Fox points to other personality factors. There is usually some kind of precipitating event that pushes the killer over the edge and, in his twisted thinking, gives him no reason to go on with life.
"They don't care about living anymore but of course they want to get some sense of vengeance. They see themselves as a victim."
And why was the Virginia Tech killer so calm as he went from room to room, shooting down students and professors? "These are people who know right from wrong. They also know the potential consequences to themselves if they are caught," Samenow says. "When they commit the crime, they are certain about their course of action. They are deliberate and purposeful. They may have planned the crime well in advance. At the time they commit the crime, they are calm—having shut off all fear."
Suicide seems often to be the last act of mass murderers. That final moment may be their last way of staying in control. "I have been told by more than one offender that he would rather 'go down in a blaze of glory' than surrender," Samenow adds.
The issue that most experts agree on is always intricately woven into the fabric of these killers' lives: "They have access to …. a gun sufficiently powerful to kill a large body count," Fox says. "The more people they kill, the greater the level of satisfaction they feel and derive from the crime."
America's mass murderers include a long list of primarily men—who are angry, thousands of people who feel slighted or unappreciated. What is different about these men like Cho who explode into a rage that turns murderous?
There are several theories. One is that our society has changed for the worse in the last century. "There has been an eclipse of community," Fox says. "People don't tend to have supportive friends and neighbors like they did in earlier years. Neighborhoods are not as tight-knit. … People move around the country … and obviously weapons have changed."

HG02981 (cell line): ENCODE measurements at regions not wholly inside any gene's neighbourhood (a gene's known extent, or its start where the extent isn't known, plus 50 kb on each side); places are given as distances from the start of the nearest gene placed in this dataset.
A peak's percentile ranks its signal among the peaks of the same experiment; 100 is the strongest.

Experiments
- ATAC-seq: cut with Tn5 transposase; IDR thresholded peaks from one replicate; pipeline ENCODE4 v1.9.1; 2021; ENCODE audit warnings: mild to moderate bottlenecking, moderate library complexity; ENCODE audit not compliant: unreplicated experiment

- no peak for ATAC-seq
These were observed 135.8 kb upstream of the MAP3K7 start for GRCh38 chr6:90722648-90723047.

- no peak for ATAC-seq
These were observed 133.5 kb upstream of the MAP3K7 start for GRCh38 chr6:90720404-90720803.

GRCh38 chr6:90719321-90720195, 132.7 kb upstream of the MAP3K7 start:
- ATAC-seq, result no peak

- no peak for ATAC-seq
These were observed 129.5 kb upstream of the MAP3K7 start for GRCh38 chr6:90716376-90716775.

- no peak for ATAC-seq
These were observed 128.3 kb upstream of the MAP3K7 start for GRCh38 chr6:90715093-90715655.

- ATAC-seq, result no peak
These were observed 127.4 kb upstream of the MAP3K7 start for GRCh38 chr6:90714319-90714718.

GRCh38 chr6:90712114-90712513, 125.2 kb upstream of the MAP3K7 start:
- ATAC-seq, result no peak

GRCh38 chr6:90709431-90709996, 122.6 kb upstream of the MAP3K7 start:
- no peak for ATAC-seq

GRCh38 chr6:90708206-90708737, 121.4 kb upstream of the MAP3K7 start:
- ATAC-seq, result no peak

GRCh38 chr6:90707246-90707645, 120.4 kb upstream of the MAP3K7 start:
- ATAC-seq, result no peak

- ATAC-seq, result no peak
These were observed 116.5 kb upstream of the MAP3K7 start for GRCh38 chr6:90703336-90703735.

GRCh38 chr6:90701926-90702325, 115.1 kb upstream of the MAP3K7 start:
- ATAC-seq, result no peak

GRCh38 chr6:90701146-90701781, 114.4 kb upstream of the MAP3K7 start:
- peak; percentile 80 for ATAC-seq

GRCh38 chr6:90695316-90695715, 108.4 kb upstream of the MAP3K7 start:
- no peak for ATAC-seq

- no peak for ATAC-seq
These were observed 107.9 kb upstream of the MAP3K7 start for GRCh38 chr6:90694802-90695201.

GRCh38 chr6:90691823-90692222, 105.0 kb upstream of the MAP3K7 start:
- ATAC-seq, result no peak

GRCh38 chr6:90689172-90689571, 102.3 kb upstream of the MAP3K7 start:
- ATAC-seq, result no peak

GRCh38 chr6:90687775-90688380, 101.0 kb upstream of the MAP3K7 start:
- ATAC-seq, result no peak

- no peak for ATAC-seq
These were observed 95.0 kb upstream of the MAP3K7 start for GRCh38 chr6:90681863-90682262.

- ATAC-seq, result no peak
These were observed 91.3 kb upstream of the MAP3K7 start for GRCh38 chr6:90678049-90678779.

Butterworth agrees. "We're developing a narcissistic, angry culture that, when crossed, are prone to attack."
Where are the parents in all of this? Many of them, Butterworth says, are not paying attention to their children. "We're so busy working. … We don't sit down with our kids and talk to them, we don't watch TV with them. The kids are in their own little rooms playing with their computers, their own little MySpaces and parents have no idea what's going on. We're all growing up separately."
Beyond that, many young people without close support from family perceive their peers as the most important people in their lives.
But there is a larger point. Fox points to the meanness and cruelty that has become ubiquitous in our society: "We've become much more of a competitive society. We admire the winners and we pity the losers. We have no tolerance for them. We ridicule them and vote them off the island. And we laugh at them when they can't sing, just like on American Idol."
"We have a very open society. For most of us, that is a good thing," says Samenow. "For the person with a criminal mentality, he or she takes advantage of that freedom."
What can be done to prevent this from happening again? Butterworth urges young people who know someone who seems angry and potentially violent to say something. Talk to school officials, parents or other adults. The unspoken rule among kids that "one must not snitch" must be overcome.
But in the end, experts can't provide clear instructions on how to identify potential killers and stop them before they pick up a weapon.
"Psychologists aren't going to give you any answer," Butterworth says. "My point is until we do know we have to make it much more difficult for these people to do what they do." If there aren't as many guns around, he says, maybe these crazy people can't destroy as many lives.